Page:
- GBP/CAD recovery gains traction with Loonie in post-BoC slip
- BoC tapers QE, snips GDP forecast, maintains rate guidance
- GBP/CAD extends rally, aided by UK inflation & GBP strength
Above: BoC Governor Macklem. Image © Bank of Canada, Reproduced Under CC Licensing
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The Pound-to-Canadian Dollar rate recovery appeared to gain traction in the mid-week session after the Bank of Canada tapered its quantitative easing programme but left disappointed those investors who’d hoped it would adapt its guidance on interest rates in a more ‘hawkish’ way.
Bank of Canada (BoC) policymakers adjusted their weekly bond purchases from C$3BN per week to C$2BN in the third reduction since November, which leaves the BoC on course to potentially end the programme around year-end or early in the New Year if the pace of tapering seen so far is sustained.
But they also snipped their projection for Canada’s 2021 recovery lower by a tad to 6%, from 6.5%, citing a second quarter wave of coronavirus infections that saw restrictions on activity either tightened or prolonged in key economic hubs.
Inflation forecasts were revised higher right the way along the forecast horizon while the bank also continued to warn about the uneven nature of the global economic recovery, and risks posed by derivatives of the coronavirus.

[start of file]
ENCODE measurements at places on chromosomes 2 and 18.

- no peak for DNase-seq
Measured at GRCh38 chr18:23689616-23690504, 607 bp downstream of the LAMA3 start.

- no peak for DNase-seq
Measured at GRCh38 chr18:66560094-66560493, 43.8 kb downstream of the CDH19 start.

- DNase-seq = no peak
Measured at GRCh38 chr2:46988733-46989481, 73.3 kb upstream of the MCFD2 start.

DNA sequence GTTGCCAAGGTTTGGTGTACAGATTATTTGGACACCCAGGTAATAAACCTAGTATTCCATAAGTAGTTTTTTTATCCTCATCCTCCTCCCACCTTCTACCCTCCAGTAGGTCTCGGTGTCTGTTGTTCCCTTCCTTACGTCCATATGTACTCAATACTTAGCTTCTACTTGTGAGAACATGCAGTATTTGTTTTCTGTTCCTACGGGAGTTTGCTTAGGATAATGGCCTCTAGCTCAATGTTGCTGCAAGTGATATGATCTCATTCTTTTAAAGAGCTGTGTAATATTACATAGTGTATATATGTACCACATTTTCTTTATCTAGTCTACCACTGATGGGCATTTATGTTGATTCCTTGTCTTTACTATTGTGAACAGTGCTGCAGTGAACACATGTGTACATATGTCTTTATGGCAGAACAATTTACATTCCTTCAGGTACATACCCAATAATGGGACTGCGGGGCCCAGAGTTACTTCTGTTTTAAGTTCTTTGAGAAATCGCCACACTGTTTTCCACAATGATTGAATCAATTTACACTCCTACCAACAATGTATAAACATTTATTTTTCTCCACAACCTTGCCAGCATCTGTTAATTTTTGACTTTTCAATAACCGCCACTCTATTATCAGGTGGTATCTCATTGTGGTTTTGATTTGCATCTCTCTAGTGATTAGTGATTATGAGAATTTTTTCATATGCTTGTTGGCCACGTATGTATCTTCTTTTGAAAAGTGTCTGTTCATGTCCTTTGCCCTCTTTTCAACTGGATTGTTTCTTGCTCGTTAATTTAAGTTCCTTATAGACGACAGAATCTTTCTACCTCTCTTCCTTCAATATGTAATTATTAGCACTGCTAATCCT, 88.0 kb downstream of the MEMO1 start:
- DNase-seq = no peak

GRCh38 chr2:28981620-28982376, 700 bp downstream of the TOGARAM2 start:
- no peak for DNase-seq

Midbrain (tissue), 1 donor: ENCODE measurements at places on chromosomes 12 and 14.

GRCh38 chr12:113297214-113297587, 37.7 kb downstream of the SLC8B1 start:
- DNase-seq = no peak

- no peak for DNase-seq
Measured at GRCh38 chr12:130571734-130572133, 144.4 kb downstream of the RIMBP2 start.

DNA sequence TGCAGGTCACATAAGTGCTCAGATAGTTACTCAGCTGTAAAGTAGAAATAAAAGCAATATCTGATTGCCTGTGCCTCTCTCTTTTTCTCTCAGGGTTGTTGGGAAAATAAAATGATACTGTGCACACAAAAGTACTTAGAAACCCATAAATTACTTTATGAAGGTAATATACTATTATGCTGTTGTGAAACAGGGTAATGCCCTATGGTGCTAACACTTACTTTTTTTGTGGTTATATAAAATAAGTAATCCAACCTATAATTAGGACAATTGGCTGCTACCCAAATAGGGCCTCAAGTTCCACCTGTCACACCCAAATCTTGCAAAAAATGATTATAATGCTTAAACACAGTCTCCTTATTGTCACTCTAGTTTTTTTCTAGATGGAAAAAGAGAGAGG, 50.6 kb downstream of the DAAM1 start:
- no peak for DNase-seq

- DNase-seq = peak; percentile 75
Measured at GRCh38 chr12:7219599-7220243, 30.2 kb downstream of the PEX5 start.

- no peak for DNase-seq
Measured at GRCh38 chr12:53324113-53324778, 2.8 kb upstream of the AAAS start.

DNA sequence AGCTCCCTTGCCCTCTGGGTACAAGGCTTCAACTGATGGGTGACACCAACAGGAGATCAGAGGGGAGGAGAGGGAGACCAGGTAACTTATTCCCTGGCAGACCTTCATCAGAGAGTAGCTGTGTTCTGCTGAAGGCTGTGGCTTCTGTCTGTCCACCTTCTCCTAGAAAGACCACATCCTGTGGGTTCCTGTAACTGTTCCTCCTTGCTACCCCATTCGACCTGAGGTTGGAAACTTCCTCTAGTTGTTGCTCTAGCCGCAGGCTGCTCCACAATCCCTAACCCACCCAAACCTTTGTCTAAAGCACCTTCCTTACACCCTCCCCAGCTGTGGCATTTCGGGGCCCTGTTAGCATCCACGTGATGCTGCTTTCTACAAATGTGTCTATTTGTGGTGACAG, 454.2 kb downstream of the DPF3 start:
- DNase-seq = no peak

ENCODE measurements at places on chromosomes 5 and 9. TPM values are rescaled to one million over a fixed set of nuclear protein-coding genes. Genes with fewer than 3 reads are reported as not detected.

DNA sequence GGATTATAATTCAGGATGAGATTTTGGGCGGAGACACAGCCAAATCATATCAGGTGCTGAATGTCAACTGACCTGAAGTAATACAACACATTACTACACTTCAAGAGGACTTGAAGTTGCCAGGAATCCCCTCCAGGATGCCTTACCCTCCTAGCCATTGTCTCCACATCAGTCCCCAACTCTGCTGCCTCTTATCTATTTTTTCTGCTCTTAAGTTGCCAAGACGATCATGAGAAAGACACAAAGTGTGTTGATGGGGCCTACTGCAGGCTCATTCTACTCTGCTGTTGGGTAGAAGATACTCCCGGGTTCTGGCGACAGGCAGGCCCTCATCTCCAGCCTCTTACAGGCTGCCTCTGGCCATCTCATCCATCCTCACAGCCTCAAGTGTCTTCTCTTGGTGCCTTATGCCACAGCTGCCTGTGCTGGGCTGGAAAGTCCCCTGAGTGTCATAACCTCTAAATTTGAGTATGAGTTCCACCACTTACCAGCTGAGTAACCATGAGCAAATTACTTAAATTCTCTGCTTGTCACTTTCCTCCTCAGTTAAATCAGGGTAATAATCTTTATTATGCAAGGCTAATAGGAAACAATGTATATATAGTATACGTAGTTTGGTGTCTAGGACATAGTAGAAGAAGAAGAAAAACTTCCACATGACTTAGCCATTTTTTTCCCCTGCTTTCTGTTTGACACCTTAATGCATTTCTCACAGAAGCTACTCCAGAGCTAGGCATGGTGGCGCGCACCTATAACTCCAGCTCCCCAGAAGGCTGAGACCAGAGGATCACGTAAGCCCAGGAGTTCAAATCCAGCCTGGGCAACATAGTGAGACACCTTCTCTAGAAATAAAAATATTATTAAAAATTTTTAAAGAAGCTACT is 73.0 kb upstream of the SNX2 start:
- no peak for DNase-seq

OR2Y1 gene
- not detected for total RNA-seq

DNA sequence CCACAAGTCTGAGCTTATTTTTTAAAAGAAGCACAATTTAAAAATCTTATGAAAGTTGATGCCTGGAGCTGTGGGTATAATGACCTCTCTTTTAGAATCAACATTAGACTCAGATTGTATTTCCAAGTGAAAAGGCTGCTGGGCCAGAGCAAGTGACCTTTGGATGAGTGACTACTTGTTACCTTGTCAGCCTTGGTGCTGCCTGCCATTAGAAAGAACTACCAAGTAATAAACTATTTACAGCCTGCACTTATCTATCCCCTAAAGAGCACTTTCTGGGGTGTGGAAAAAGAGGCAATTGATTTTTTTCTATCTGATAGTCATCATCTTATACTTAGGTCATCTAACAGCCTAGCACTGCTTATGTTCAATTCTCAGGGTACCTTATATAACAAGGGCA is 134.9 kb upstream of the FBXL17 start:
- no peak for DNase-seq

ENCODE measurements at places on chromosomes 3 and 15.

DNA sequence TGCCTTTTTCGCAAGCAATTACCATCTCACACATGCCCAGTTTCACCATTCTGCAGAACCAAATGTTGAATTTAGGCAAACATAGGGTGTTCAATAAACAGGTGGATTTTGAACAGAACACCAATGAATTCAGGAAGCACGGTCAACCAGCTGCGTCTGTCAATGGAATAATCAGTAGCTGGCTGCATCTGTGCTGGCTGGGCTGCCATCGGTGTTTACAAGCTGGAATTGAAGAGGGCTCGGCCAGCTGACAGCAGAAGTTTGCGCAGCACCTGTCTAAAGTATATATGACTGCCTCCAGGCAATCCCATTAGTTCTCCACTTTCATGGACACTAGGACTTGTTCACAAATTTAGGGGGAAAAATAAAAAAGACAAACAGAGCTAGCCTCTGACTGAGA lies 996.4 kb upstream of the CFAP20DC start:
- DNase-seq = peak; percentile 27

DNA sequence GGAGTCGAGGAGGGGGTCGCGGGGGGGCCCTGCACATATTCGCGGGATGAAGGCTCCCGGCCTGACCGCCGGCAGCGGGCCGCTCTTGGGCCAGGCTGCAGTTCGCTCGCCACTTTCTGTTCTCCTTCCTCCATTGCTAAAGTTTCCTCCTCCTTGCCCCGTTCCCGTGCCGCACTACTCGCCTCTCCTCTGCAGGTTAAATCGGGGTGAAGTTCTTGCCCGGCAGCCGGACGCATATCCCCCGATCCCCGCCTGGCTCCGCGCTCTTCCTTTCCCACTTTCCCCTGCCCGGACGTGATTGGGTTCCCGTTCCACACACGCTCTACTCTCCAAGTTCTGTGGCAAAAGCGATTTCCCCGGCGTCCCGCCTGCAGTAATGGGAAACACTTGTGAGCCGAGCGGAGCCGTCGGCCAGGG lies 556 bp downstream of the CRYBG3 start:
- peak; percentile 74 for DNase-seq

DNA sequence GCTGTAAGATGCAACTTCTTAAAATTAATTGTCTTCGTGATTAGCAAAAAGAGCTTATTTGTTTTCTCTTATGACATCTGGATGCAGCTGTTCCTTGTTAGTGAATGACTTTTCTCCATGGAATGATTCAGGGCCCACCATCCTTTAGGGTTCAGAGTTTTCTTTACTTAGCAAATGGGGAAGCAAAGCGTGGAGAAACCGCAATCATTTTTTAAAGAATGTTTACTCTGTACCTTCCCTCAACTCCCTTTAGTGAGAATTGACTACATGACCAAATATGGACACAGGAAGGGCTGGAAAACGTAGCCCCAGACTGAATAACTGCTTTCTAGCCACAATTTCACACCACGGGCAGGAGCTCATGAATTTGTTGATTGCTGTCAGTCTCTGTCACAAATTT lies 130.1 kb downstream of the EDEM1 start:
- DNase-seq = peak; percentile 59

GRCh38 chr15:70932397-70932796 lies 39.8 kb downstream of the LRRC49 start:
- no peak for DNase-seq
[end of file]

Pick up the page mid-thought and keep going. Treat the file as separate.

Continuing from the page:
“These new forecasts are very consistent with our own set of projections,” says Royce Mendes, an economist at CIBC Capital Markets.
“The statement suggested that the current increase in inflation is largely the result of transitory factors, and should ease back towards the 2% target in 2022, leaving scope for rates to remain on hold,” Mendes says.
Above: Pound-Canadian Dollar rate shown at 15-minute intervals alongside USD/CAD.
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It’s inflation which central banks are attempting to manage in the context of a predefined target whenever they tinker with interest rates or change other monetary policies, although price pressures are themselves sensitive to changes in economic growth as well as many other factors.
The BoC retained its guidance on the cash rate on Wednesday and said nothing to indulge investors who’ve wagered increasingly in recent weeks that the BoC could be willing to begin lifting Canadian borrowing costs as soon as April next year.
“We remain committed to holding the policy interest rate at the effective lower bound until economic slack is absorbed so that the 2 percent inflation target is sustainably achieved. In the Bank’s July projections, this happens sometime in the second half of 2022,” the BoC reiterated in reference to its cash rate, which was left unchanged at 0.25% in line with market expectations.
The Canadian Dollar tumbled following the announcement and CIBC’s Mendes says this could be because some market participants were likely “looking for a more hawkish turn from Canadian central bankers,” while others previously noted that market expectations for the BoC are on the verge of becoming excessive.